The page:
Aww. I totally get your post. As a non parent but honorary aunt to elementary and high school boys I see lots of parents and grandparents volunteering. To be fair, they live and attend school in a very affluent neighborhood where most moms work part time or stay at home. At my office there is lip service to life balance but not so much support to parents of either sex who leave early or take a day off even for parent teacher conferences. I’ve heard a project manager ask his deputy “Can’t your wife do that?” and the answer was “she did it last time and her boss knows that, it’s my turn now”. I have heard parents wish quite often that schools would do more things after work hours or on weekends. Which I guess isn’t fair to teachers…

  6. Brigitte

    People do seem to get oddly defensive about these things. Maybe, deep down, they feel a pervasive guilt for not volunteering, with an extra helping of guilt because they secretly HATE volunteering. At least that’s where *I* come from, selfish wench that I am. ;-)

    Actually, I’m easily overwhelmed by being surrounded by other people, and being away from home, I just accept that about myself and try not to feel guilty about it. My hubby’s job is not flexible, but he’s very involved with getting to our daughter’s various sports practices, and sometimes helping a coach with something if it fits in the schedule. Not exactly school, but I say it counts. :-)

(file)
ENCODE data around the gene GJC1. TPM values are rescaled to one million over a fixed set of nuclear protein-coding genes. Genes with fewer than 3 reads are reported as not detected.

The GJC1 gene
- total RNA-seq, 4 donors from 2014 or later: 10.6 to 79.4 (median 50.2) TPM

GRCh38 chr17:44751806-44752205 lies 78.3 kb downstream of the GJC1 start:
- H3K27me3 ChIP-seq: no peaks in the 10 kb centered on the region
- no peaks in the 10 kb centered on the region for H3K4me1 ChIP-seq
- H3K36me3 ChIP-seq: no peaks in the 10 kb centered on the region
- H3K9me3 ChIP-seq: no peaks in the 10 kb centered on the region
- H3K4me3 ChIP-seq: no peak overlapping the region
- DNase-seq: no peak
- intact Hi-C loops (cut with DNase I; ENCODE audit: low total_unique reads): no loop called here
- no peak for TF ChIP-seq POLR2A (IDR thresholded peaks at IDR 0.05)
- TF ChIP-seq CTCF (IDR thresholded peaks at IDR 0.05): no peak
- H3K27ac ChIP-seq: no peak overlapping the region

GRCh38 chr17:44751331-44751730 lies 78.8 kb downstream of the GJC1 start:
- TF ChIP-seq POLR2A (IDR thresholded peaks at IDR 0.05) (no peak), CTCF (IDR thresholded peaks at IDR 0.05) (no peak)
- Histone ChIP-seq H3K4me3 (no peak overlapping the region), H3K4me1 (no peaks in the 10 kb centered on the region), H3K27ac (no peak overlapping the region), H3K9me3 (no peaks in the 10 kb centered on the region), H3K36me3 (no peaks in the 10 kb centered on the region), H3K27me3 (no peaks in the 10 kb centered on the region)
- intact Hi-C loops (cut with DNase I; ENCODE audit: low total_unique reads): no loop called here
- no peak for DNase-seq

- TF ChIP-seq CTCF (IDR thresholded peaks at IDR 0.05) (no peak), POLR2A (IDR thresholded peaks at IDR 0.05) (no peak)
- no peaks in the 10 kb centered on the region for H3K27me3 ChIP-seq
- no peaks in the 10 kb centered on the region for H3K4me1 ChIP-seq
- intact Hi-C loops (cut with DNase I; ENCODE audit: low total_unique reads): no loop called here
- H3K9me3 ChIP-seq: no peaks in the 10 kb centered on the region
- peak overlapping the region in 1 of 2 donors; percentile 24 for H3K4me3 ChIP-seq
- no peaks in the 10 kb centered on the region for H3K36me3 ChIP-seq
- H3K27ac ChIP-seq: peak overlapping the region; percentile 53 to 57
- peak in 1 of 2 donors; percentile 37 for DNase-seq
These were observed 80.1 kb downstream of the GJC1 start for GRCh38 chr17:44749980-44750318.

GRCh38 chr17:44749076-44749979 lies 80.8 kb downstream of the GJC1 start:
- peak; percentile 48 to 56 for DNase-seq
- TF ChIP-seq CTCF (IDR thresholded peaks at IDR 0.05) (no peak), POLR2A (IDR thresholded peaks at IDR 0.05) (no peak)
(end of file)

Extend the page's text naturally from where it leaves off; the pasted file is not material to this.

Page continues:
7. Holly Gault

    Heh. [And completely aside from the actual subject]. I thought that this column would be about someone’s baby and how you had completely munched your fill on their delicious tootsies.

  8. Wendy

    You should not be sticking your foot in your mouth. There are many, many parents who do NOT make it a priority to volunteer, and that is just a fact of life. That doesn’t mean that there aren’t also some that would love to and just can NOT. That is also a fact of life. For those that took it the wrong way, we all know you didn’t mean it that way and the post didn’t come across that way to me at all.
    I love volunteering with my kids, for all the reasons you stated, and I feel bad for those parents who can’t or won’t do the same. They miss out on so much.

  9. beth s

    Ok, those folks on AlphaMom are crazy. I read the post just now and didn’t notice a single thing that made me think you were privileged or condescending. I totally agree on the need to volunteer as the kids get older so you know their friends, their teachers, etc. I wish I had more time in the day to be able to go to the school more often (but with a 2 year old at home and sickly grandparents it is hard). But, I would never just flat out tell one of the kids or teachers no I can’t help. I have volunteered to to do things at home, bring supplies, make calls, let the kids all meet at our house, etc.